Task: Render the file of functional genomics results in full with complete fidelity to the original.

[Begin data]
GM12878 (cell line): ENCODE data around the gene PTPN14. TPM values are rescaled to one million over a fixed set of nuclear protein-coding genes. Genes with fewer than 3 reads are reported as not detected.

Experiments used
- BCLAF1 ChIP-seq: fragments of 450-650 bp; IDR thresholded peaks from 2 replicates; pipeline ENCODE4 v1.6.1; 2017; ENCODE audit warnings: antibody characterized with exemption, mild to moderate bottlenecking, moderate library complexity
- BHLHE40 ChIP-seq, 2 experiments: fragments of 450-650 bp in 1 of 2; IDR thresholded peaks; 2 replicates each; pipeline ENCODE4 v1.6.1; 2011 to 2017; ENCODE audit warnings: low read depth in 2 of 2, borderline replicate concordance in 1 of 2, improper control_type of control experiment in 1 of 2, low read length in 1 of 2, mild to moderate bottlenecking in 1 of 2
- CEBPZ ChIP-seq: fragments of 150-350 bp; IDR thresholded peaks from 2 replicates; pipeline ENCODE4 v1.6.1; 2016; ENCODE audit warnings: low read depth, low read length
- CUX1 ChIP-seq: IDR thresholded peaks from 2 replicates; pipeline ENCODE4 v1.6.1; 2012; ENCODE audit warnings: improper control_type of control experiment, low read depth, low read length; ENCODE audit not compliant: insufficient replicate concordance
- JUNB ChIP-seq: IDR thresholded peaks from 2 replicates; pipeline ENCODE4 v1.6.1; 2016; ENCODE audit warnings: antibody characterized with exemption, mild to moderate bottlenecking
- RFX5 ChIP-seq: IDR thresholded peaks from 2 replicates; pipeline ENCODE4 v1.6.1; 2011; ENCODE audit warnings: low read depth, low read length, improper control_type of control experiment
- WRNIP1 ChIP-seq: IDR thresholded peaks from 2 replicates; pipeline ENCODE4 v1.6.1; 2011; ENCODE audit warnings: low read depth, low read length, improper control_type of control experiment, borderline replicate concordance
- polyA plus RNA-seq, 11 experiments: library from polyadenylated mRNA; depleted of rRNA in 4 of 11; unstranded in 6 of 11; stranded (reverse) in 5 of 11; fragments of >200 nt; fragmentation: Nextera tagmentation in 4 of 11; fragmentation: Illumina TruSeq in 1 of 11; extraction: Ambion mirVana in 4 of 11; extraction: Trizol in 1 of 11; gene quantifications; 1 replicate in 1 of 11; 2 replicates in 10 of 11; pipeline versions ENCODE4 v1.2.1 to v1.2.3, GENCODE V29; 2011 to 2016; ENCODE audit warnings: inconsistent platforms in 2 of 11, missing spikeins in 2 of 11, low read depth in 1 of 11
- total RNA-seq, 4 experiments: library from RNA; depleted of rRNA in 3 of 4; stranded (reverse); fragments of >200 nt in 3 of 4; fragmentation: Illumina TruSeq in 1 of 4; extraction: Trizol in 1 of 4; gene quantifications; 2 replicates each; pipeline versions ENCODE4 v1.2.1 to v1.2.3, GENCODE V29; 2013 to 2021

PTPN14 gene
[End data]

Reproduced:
GM12878 (cell line): ENCODE data around the gene PTPN14. TPM values are rescaled to one million over a fixed set of nuclear protein-coding genes. Genes with fewer than 3 reads are reported as not detected.

Experiments used
- BCLAF1 ChIP-seq: fragments of 450-650 bp; IDR thresholded peaks from 2 replicates; pipeline ENCODE4 v1.6.1; 2017; ENCODE audit warnings: antibody characterized with exemption, mild to moderate bottlenecking, moderate library complexity
- BHLHE40 ChIP-seq, 2 experiments: fragments of 450-650 bp in 1 of 2; IDR thresholded peaks; 2 replicates each; pipeline ENCODE4 v1.6.1; 2011 to 2017; ENCODE audit warnings: low read depth in 2 of 2, borderline replicate concordance in 1 of 2, improper control_type of control experiment in 1 of 2, low read length in 1 of 2, mild to moderate bottlenecking in 1 of 2
- CEBPZ ChIP-seq: fragments of 150-350 bp; IDR thresholded peaks from 2 replicates; pipeline ENCODE4 v1.6.1; 2016; ENCODE audit warnings: low read depth, low read length
- CUX1 ChIP-seq: IDR thresholded peaks from 2 replicates; pipeline ENCODE4 v1.6.1; 2012; ENCODE audit warnings: improper control_type of control experiment, low read depth, low read length; ENCODE audit not compliant: insufficient replicate concordance
- JUNB ChIP-seq: IDR thresholded peaks from 2 replicates; pipeline ENCODE4 v1.6.1; 2016; ENCODE audit warnings: antibody characterized with exemption, mild to moderate bottlenecking
- RFX5 ChIP-seq: IDR thresholded peaks from 2 replicates; pipeline ENCODE4 v1.6.1; 2011; ENCODE audit warnings: low read depth, low read length, improper control_type of control experiment
- WRNIP1 ChIP-seq: IDR thresholded peaks from 2 replicates; pipeline ENCODE4 v1.6.1; 2011; ENCODE audit warnings: low read depth, low read length, improper control_type of control experiment, borderline replicate concordance
- polyA plus RNA-seq, 11 experiments: library from polyadenylated mRNA; depleted of rRNA in 4 of 11; unstranded in 6 of 11; stranded (reverse) in 5 of 11; fragments of >200 nt; fragmentation: Nextera tagmentation in 4 of 11; fragmentation: Illumina TruSeq in 1 of 11; extraction: Ambion mirVana in 4 of 11; extraction: Trizol in 1 of 11; gene quantifications; 1 replicate in 1 of 11; 2 replicates in 10 of 11; pipeline versions ENCODE4 v1.2.1 to v1.2.3, GENCODE V29; 2011 to 2016; ENCODE audit warnings: inconsistent platforms in 2 of 11, missing spikeins in 2 of 11, low read depth in 1 of 11
- total RNA-seq, 4 experiments: library from RNA; depleted of rRNA in 3 of 4; stranded (reverse); fragments of >200 nt in 3 of 4; fragmentation: Illumina TruSeq in 1 of 4; extraction: Trizol in 1 of 4; gene quantifications; 2 replicates each; pipeline versions ENCODE4 v1.2.1 to v1.2.3, GENCODE V29; 2013 to 2021

PTPN14 gene